For example, when patients have a positive emotional connection with their doctors, they remember a higher percentage of care-related information and even experience significantly better physiological outcomes.

The Conversation

And the way doctors converse with patients—apart from the actual content of the conversations—has an equally powerful effect:

Do you want your patient’s nagging headaches to go away?

Discuss their expectations and feelings, in addition to the neurological facts. This is much more effective than sticking to the facts alone, since a strong psychological bond is strong medicine.

Do you want your medical advice to be followed?

Draw your patient into conversations about treatment. The research shows that engagement makes a difference.

Assessment

Is there an analogy here for financial advisors and medical management consultants?

Conclusion

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A Review of Social Security Benefits

A Bird in Hand May Not Give Maximum Benefits

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By Rick Kahler MS CFP® ChFC CCIM

“A bird in the hand is worth two in the bush.”

That may be good advice for pheasant hunters, but it isn’t necessarily great financial advice for trying to decide when to file for Social Security benefits.

A Social Security Review in [Very] Brief

Social Security pays your full benefit amount at your full retirement age (FRA). Depending on your birth year, this is around age 65 to 67. You can choose to take a lesser amount beginning at age 62 or wait until age 70 and receive a greater amount.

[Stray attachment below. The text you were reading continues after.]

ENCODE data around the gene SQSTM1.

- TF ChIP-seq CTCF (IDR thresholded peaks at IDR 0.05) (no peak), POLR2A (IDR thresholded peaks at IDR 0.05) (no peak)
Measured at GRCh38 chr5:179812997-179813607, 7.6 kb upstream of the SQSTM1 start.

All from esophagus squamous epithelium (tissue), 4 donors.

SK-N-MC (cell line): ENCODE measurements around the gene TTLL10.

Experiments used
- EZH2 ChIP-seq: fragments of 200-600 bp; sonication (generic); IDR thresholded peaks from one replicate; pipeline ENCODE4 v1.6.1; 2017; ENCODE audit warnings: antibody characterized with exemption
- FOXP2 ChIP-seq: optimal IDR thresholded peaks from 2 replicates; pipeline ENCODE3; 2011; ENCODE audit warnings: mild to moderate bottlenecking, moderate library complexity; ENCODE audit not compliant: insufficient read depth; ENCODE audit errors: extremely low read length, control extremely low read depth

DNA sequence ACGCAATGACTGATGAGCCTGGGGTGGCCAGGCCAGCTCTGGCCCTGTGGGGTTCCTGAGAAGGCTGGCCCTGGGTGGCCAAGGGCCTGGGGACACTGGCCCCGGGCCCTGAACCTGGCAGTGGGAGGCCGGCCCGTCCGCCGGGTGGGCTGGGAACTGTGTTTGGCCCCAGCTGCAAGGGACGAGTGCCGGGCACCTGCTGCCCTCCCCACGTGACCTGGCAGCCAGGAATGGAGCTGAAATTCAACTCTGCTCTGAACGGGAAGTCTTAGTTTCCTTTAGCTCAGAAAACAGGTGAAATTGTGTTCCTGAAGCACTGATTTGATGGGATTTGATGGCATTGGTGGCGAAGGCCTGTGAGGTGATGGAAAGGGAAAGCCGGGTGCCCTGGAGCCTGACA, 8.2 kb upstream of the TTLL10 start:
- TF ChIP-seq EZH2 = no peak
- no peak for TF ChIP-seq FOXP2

Many people want to grab that bird in the hand by filing at age 62. The most common reason I hear for this choice is, “Why should I wait till age 66 or 70 to collect benefits? I might not even be around by then. There are no guarantees about how long I’ll live.”

Obviously, knowing when we can expect to die would be really helpful in making Social Security decisions. If you are going to leave the planet at age 70, you would be ahead to start receiving your Social Security benefit at age 62. For every year you will live past 62, however, the odds increase that delaying your benefit to the FRA or even age 70 is the wiser financial decision.

Are You Terminal?

Unless you have a terminal illness, you will most likely be better off to wait until age 70 to begin receiving your benefits. Here’s why:

  1. First, if you are still working between age 62 and your FRA, any earnings above the $14,160 limit will reduce your Social Security benefit by one dollar for every two dollars earned.
  2. Second, the average monthly check you receive by waiting till age 70 is 66% more than what you receive at age 62. If your benefit at full retirement age is $1,000, at age 62 it is around $750, but if you wait until age 70 it is probably closer to $1,250. On average, if you will live 15 to 20 years past age 62 you are ahead to wait until 70 to start receiving your benefits. And if you are alive at age 62 and don’t have a terminal illness, the odds are that you will live another 15 years.

Of course, Social Security benefits are also indexed to inflation. This advantage is much greater than it might appear. For example, if inflation averages 3.5% a year, your benefit check will double in 20 years. If your initial monthly benefit at age 66 is $1,000, by the time you’re 86 it will have doubled to $2,000.

And … Another Reason!

Financial planner and writer Michael Kitces has pointed out another reason to delay receiving Social Security benefits. The risks and rewards of delaying benefits are not equal when you consider the break-even point. This is the age, typically 77, when your total benefit from filing at age 62 equals your total benefit from filing at age 70. He says, “While the risks of delaying benefits and dying early are limited, the upside is potentially far greater.”

If you give up one year of early benefits, you risk losing that amount only if you don’t live to age 77. But you receive double that one year of benefits if you live to age 83, and you triple it if you live to 89. “The penalty for not living to life expectancy is modest, while the benefit for outliving life expectancy is tremendous,” Kitces says.

Assessment